Forum for Science, Industry and Business

Sponsored by:     3M 
Search our Site:

 

Anti-perfume - the male butterfly’s gift to his partner

23.02.2004


Pieris butterflies are not like all other butterflies. Both sexes agree about sex. In a dissertation about olfactory communication, Johan Andersson, a scientist at the Royal Institute of Technology in Stockholm (KTH), Sweden, presents exciting new findings about a joint effort that provides an alternative view of the theory of sexual selection.



The Western man gives his partner an engagement ring when he wants to show the world that this woman is spoken for. When mating, the male white-winged rape-seed butterfly instead gives his partner methyl salicylate-a turn-you-off odor that serves the same purpose. The next male butterfly needs only a second to realize that the race is run and flies on to the next female.

The idea of a so-called anti-aphrodisiac has been known for some time, but it is only now that it is possible to show how the system works in its entirety, exactly what substances are involved and above all that the whole thing is a collaborative effort between male and female and not a conflict.


This will call into question the theory of sexual selection that is based on the idea that sex is a conflict between the male’s and the female’s different strategies in mating. The male attempts to fertilize as many females as possible, and the female, who is making a greater commitment in mating, is more frugal in her selection and must therefore protect herself from bad propositions.

Anti-aphrodisiacs benefit both. The male, of course, because no other males will mount the female while the substance is active, but the female also has time to lay her eggs in peace. The time she needs for this has proven to be exactly the time the anti-aphrodisiac is in effect.

What good is this knowledge? It is indeed pure research, but already applications lie just around the corner. Pieris butterflies, or rather their larvae are a major pest in many kinds of plant cultivation. The larvae eat cabbage, rape-seed, and turnips, and today fields are sprayed with various pesticides to kill these larvae. In the future it might be enough to expose the butterflies to the natural turn-off substance. There wouldn’t be many offspring made, at least not right there.

Jacob Seth-Fransson | alfa
Further information:
http://www.kth.se/aktuellt/press/pressmeddelanden/2004/200402180600.html

More articles from Life Sciences:

nachricht Topologische Quantenchemie
21.07.2017 | Max-Planck-Institut für Chemische Physik fester Stoffe

nachricht Topological Quantum Chemistry
21.07.2017 | Max-Planck-Institut für Chemische Physik fester Stoffe

All articles from Life Sciences >>>

The most recent press releases about innovation >>>

Die letzten 5 Focus-News des innovations-reports im Überblick:

Im Focus: Manipulating Electron Spins Without Loss of Information

Physicists have developed a new technique that uses electrical voltages to control the electron spin on a chip. The newly-developed method provides protection from spin decay, meaning that the contained information can be maintained and transmitted over comparatively large distances, as has been demonstrated by a team from the University of Basel’s Department of Physics and the Swiss Nanoscience Institute. The results have been published in Physical Review X.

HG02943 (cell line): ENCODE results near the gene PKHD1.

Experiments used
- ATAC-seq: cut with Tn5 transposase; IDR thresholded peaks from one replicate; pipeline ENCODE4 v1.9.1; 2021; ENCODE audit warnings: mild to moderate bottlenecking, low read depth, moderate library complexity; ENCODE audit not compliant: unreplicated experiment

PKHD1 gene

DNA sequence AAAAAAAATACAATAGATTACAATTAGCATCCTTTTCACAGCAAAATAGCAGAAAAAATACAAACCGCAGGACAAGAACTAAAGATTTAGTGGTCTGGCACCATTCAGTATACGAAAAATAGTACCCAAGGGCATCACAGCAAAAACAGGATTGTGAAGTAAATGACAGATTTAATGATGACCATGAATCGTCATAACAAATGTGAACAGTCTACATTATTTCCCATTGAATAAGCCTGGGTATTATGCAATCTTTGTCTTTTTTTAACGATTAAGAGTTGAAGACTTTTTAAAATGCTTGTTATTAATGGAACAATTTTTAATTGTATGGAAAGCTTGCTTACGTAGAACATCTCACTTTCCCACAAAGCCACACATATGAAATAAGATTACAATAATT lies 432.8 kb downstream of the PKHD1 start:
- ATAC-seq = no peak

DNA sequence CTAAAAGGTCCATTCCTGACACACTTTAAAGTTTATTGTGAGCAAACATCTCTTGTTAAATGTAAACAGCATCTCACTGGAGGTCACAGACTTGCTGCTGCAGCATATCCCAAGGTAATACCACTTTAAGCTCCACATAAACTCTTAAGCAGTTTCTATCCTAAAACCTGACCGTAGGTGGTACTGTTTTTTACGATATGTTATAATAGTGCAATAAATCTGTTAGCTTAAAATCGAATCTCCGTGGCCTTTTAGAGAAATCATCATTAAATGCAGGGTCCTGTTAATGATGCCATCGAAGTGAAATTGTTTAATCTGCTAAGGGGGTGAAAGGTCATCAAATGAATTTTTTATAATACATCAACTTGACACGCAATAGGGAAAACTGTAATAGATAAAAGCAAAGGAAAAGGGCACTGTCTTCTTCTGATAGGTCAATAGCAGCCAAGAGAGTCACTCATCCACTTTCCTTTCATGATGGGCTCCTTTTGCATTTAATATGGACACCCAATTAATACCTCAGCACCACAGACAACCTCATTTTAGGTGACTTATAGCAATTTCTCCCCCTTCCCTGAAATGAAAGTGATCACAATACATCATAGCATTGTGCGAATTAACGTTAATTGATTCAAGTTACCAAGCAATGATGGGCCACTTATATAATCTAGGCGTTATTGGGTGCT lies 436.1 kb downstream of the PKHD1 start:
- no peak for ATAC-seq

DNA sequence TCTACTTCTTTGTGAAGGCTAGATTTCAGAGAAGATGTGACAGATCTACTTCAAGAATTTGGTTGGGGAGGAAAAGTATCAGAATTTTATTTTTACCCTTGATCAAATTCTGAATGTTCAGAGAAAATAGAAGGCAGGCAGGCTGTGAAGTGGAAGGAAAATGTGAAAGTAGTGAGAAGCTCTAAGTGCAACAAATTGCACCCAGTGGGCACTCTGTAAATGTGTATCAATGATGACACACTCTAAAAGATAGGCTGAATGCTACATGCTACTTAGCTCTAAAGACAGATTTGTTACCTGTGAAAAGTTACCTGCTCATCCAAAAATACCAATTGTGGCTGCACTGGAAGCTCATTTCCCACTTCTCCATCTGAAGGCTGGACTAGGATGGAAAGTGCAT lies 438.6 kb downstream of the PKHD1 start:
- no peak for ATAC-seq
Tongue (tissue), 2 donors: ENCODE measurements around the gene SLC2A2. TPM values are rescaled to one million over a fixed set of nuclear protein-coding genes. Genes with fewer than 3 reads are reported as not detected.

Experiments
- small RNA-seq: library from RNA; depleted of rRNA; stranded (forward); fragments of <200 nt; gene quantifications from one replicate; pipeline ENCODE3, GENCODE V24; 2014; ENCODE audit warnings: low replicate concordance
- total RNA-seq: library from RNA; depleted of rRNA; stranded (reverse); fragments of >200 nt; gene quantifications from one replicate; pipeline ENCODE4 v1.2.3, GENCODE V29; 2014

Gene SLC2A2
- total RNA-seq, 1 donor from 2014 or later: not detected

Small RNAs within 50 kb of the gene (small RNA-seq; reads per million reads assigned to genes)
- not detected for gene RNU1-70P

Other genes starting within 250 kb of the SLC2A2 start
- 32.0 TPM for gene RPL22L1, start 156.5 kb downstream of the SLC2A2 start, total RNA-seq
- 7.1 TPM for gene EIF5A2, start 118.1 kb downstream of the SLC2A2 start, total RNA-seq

For several years, researchers have been trying to use the spin of an electron to store and transmit information. The spin of each electron is always coupled...

Im Focus: The proton precisely weighted

What is the mass of a proton? Scientists from Germany and Japan successfully did an important step towards the most exact knowledge of this fundamental constant. By means of precision measurements on a single proton, they could improve the precision by a factor of three and also correct the existing value.

To determine the mass of a single proton still more accurate – a group of physicists led by Klaus Blaum and Sven Sturm of the Max Planck Institute for Nuclear...

Im Focus: On the way to a biological alternative

A bacterial enzyme enables reactions that open up alternatives to key industrial chemical processes

The research team of Prof. Dr. Oliver Einsle at the University of Freiburg's Institute of Biochemistry has long been exploring the functioning of nitrogenase....

Im Focus: The 1 trillion tonne iceberg

Larsen C Ice Shelf rift finally breaks through

A one trillion tonne iceberg - one of the biggest ever recorded -- has calved away from the Larsen C Ice Shelf in Antarctica, after a rift in the ice,...

Im Focus: Laser-cooled ions contribute to better understanding of friction

Physics supports biology: Researchers from PTB have developed a model system to investigate friction phenomena with atomic precision

Friction: what you want from car brakes, otherwise rather a nuisance. In any case, it is useful to know as precisely as possible how friction phenomena arise –...

All Focus news of the innovation-report >>>

Anzeige

Anzeige

Event News

Closing the Sustainability Circle: Protection of Food with Biobased Materials

21.07.2017 | Event News

»We are bringing Additive Manufacturing to SMEs«

19.07.2017 | Event News

The technology with a feel for feelings

12.07.2017 | Event News

 
Latest News

NASA looks to solar eclipse to help understand Earth's energy system

21.07.2017 | Earth Sciences

Stanford researchers develop a new type of soft, growing robot

21.07.2017 | Power and Electrical Engineering

Vortex photons from electrons in circular motion

21.07.2017 | Physics and Astronomy

VideoLinks
B2B-VideoLinks
More VideoLinks >>>